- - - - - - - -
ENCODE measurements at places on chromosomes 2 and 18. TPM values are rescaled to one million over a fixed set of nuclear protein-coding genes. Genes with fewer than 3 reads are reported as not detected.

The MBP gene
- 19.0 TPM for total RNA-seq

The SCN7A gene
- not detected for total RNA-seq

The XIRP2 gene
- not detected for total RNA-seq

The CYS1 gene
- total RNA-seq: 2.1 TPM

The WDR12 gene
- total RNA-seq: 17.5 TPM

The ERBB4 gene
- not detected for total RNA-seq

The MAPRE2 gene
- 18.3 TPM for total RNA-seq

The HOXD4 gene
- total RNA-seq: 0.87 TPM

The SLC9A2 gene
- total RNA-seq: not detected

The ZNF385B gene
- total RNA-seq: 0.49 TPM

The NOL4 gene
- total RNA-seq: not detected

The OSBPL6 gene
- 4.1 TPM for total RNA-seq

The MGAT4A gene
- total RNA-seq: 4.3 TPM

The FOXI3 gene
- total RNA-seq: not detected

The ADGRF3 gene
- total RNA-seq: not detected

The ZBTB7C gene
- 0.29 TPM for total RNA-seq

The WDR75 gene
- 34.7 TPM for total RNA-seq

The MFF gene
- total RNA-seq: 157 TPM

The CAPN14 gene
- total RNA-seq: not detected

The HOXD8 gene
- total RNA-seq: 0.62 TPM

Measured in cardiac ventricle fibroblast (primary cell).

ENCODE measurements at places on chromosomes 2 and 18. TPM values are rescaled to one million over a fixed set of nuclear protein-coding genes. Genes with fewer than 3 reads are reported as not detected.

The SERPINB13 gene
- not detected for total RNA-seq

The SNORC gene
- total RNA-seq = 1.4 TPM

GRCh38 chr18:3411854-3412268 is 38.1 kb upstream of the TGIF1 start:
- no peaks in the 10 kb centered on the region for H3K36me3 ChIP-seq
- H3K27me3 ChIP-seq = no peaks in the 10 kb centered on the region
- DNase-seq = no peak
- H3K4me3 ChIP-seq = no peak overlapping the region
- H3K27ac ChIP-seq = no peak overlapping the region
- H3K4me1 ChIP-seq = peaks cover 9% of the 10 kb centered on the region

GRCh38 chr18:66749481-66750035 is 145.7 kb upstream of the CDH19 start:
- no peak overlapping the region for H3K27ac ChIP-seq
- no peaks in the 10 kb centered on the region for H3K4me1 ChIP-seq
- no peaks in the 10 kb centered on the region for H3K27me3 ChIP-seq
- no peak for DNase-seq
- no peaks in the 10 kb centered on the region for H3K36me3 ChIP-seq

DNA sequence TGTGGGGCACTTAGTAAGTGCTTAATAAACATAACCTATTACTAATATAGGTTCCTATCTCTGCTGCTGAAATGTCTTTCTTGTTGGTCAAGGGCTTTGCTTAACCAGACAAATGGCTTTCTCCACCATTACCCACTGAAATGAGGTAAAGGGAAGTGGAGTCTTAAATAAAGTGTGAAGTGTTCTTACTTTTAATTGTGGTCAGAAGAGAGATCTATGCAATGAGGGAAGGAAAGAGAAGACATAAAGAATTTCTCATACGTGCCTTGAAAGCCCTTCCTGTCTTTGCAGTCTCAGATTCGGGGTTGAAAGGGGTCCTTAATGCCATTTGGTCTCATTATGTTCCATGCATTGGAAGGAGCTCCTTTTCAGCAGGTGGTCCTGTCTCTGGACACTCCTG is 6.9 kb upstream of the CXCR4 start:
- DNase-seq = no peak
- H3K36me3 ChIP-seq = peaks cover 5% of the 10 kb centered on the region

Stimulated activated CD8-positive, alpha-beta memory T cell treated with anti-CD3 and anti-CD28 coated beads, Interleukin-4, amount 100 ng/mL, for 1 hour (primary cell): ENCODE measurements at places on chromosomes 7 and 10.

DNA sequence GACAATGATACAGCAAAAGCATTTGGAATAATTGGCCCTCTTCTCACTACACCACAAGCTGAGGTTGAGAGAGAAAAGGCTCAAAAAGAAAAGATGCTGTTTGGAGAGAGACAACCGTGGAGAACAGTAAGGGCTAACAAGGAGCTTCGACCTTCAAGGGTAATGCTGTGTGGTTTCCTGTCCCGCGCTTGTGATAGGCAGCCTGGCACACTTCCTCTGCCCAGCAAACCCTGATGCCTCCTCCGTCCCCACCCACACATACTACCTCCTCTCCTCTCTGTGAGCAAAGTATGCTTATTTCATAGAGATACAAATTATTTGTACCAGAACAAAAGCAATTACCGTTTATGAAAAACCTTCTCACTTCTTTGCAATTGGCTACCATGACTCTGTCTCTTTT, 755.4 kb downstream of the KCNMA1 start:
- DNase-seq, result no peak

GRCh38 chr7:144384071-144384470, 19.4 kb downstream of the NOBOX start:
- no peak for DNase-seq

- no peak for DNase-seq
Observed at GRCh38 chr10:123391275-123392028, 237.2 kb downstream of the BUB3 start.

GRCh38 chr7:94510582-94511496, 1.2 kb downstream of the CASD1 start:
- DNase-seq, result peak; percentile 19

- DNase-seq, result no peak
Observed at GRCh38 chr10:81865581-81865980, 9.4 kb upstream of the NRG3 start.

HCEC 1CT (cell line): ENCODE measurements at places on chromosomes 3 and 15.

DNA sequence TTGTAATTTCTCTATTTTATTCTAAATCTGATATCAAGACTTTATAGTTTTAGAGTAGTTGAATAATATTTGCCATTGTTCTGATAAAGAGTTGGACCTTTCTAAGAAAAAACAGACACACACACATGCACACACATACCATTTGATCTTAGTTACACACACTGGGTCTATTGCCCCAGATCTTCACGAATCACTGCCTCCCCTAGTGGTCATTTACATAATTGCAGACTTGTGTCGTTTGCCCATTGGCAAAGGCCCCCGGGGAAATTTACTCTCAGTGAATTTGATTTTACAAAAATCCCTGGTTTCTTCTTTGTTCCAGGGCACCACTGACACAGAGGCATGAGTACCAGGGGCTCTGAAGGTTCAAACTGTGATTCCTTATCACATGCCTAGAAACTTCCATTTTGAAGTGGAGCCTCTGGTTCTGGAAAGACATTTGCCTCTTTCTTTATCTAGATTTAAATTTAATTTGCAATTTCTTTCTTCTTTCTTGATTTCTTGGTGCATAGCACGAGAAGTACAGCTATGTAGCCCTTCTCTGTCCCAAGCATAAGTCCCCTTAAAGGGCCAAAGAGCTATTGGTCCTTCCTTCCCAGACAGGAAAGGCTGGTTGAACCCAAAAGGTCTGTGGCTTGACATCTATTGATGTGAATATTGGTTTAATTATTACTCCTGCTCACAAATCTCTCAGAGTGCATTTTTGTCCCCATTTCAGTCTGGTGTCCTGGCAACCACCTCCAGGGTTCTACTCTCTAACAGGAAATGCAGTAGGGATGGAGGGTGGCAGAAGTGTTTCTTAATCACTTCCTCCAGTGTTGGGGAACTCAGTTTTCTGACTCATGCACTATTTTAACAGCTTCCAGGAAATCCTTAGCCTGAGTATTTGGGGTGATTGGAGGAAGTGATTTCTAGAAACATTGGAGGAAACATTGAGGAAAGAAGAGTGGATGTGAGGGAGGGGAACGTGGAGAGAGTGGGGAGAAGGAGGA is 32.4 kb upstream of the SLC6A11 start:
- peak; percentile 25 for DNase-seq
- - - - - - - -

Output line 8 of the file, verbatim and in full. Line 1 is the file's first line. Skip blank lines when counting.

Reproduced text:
The CYS1 gene